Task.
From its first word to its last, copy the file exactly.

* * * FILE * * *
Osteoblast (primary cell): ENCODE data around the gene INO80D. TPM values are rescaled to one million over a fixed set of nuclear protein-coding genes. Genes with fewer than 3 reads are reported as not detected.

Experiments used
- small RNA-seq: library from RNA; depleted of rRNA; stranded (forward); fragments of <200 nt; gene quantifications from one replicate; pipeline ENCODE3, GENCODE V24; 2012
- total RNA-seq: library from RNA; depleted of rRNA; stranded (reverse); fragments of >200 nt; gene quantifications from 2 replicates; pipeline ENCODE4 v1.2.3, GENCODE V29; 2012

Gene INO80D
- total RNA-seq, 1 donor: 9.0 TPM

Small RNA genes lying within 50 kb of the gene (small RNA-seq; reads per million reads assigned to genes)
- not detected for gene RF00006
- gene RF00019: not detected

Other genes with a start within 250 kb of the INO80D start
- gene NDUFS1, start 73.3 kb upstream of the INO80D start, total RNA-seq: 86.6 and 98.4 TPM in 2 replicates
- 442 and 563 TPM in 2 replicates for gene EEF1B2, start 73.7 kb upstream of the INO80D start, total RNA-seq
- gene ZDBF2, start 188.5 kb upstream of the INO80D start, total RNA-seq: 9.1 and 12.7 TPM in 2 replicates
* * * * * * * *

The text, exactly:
Osteoblast (primary cell): ENCODE data around the gene INO80D. TPM values are rescaled to one million over a fixed set of nuclear protein-coding genes. Genes with fewer than 3 reads are reported as not detected.

Experiments used
- small RNA-seq: library from RNA; depleted of rRNA; stranded (forward); fragments of <200 nt; gene quantifications from one replicate; pipeline ENCODE3, GENCODE V24; 2012
- total RNA-seq: library from RNA; depleted of rRNA; stranded (reverse); fragments of >200 nt; gene quantifications from 2 replicates; pipeline ENCODE4 v1.2.3, GENCODE V29; 2012

Gene INO80D
- total RNA-seq, 1 donor: 9.0 TPM

Small RNA genes lying within 50 kb of the gene (small RNA-seq; reads per million reads assigned to genes)
- not detected for gene RF00006
- gene RF00019: not detected

Other genes with a start within 250 kb of the INO80D start
- gene NDUFS1, start 73.3 kb upstream of the INO80D start, total RNA-seq: 86.6 and 98.4 TPM in 2 replicates
- 442 and 563 TPM in 2 replicates for gene EEF1B2, start 73.7 kb upstream of the INO80D start, total RNA-seq
- gene ZDBF2, start 188.5 kb upstream of the INO80D start, total RNA-seq: 9.1 and 12.7 TPM in 2 replicates